The West Hempstead school district is stepping up efforts to improvement student achievement as it embraces the new Common Core State Standards (CCSS) that schools across New York must implement by 2014.
The standards, which most states have adopted, were developed in English Language Arts, Literacy in History/Social Studies, Science, and Technical Subjects and Mathematics, to ensure all students are consistently receiving a high-quality education that prepares them for college and the workforce.
Kathleen O’Farrell, director of the district's English department, delivered a presentation at Tuesday's Board of Education meeting to explain how West Hempstead prepares to follow the new Common Core Standards.
“One of the key aspects to accomplishing these goals is calibration,” stated O’Farrell.
There are six shifts that have taken place within the department. Teachers will have to now provide students with a balance of informational and literacy text to read. Students will be expected to show they have an in-depth knowledge of the readings they are assigned by writing persuasive essays. They'll be assessed on their abilities to use what they read to validate the arguments in their writing. The goal is not only improve their reading comprehension and writing, but also their academic vocabulary.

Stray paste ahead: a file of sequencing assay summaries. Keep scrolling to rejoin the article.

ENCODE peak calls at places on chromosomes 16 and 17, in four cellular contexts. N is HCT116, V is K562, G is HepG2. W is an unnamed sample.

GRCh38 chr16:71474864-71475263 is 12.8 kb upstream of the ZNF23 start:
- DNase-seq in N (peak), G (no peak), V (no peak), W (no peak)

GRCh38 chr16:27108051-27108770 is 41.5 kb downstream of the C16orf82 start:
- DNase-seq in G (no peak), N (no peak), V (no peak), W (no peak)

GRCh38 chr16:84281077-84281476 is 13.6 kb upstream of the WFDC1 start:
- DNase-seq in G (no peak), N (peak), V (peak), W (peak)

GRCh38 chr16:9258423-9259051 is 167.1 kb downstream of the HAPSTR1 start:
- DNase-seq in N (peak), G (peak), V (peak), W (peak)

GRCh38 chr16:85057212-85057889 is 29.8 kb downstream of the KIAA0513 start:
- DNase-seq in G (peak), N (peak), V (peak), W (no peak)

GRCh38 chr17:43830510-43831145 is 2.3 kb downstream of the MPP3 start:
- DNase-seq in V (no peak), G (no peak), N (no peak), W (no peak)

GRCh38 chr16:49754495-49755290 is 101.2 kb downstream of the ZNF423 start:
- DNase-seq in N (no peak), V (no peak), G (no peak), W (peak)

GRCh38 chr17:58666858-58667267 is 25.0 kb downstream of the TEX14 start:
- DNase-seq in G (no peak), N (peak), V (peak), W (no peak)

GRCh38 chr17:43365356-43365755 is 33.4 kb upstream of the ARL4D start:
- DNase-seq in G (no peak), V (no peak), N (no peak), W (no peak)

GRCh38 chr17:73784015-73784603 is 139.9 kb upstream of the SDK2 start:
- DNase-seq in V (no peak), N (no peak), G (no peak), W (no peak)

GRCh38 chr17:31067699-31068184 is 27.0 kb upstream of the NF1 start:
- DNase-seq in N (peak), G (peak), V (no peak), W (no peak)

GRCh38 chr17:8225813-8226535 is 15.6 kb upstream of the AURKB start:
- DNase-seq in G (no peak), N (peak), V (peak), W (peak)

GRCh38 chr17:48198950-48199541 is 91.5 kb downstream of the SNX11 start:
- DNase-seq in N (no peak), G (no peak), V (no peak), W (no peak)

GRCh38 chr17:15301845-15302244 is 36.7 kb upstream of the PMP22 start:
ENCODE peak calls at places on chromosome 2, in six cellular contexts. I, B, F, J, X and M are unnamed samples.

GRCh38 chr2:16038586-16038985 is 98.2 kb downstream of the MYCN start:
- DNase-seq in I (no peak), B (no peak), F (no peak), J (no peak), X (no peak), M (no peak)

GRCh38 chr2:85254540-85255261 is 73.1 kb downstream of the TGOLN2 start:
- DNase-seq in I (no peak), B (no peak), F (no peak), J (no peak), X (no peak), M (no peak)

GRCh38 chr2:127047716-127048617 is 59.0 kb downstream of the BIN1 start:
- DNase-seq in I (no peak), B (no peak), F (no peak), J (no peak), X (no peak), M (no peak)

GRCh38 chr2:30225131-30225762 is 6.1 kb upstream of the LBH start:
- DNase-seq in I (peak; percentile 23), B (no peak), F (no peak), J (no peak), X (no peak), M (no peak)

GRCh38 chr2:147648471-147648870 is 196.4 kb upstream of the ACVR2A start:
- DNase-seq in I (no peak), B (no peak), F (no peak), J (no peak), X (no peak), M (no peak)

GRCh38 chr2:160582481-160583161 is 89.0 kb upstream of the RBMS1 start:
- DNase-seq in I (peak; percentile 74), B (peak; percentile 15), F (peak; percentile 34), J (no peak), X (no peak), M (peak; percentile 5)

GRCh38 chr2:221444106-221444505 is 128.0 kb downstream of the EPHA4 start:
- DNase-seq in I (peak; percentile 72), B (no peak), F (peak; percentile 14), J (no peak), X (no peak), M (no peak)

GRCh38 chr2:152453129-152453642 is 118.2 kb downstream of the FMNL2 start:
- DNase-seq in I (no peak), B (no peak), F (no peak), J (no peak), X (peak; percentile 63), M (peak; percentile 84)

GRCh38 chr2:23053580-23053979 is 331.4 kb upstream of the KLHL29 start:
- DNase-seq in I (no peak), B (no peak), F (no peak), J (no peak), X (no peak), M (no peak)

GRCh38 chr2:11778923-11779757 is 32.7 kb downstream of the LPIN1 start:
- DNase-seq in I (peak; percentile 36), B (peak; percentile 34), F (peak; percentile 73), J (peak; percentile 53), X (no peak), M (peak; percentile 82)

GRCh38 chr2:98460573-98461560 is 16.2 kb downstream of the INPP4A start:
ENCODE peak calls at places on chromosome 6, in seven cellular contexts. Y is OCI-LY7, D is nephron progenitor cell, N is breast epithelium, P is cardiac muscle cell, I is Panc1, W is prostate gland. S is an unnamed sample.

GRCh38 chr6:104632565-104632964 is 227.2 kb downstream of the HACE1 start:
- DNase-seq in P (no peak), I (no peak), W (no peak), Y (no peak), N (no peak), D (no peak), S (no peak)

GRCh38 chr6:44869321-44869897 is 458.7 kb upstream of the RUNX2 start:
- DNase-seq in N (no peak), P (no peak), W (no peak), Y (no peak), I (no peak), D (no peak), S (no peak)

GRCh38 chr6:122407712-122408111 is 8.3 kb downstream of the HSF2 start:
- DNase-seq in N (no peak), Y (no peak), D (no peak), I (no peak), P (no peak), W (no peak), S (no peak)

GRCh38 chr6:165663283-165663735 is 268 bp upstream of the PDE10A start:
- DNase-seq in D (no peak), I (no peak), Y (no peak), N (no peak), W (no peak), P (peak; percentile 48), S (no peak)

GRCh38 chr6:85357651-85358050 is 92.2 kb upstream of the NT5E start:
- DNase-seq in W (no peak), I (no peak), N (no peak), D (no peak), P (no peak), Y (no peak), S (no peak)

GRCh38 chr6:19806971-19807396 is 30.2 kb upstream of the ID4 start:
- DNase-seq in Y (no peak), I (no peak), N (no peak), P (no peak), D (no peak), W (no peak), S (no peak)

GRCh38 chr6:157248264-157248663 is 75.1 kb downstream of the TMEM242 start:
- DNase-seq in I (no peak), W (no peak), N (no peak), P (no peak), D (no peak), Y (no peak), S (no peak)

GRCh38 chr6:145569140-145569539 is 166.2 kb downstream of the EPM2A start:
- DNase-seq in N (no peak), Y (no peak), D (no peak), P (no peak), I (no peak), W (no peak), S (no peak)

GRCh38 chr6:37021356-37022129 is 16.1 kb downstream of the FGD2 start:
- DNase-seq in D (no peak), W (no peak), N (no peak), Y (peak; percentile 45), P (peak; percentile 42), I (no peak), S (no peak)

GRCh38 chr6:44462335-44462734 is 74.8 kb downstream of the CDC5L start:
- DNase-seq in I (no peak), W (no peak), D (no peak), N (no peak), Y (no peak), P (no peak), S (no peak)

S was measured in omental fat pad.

Starting in kindergarten and following through Grade 12, students will begin learning phonics and spelling, which will become more challenging as they progress. Consider it a “staircase to complexity,” O'Farrell said, adding that each grade is a step to the top, which is becoming a student who is prepared for college.
O'Farrell also explained that the West Hempstead school district has been utilizing online programs such as Castle Learning, Study Island, Reading Eggs, and Discovery, which allow teachers to assign homework and lessons that will help students improve their English skills. These programs have had a positive impact on the students, she said, noting that there has been an increase in the amount of students passing the English Regents Exam.
She concluded her presentation by saying the English department’s goal is to close the achievement gap, go more in-depth with reading and increase SAT scores.
Moving on from English to nutrition, the board also took some time during the Feb. 14 to hear how the Wellness Committee has been making improvements to the schools cafeteria-offerings. When members of the committee recently visited the district's different cafeterias they noticed what foods students were and were not eating - often favoring less healthy options over the more nutritious alternatives offered. The committee would like to revamp the lunch menu but do so by getting students involved to ensure they will eat the food that will be served.
The committee is also seeking to improve communication with parents about low or negative balances on food cards. They are developing programs that would notify parents via email if there is a negative balance or a balance of $5 or less on their child's card.
Superintendent John Hogan also told the parents that attended the meeting that Nassau BOCES notified the district that they would be leaving the Eagle Avenue School building when their contract ends in June 2013. Click here for the full story.
“This can open a new opportunity for the school district,” Hogan said.
Parents were also reminded of the following upcoming events throughout the district.
- West Hempstead Celebration: April 22
- Family Literacy Night: March 22
Stay with Patch for more coverage of the West Hempstead school district.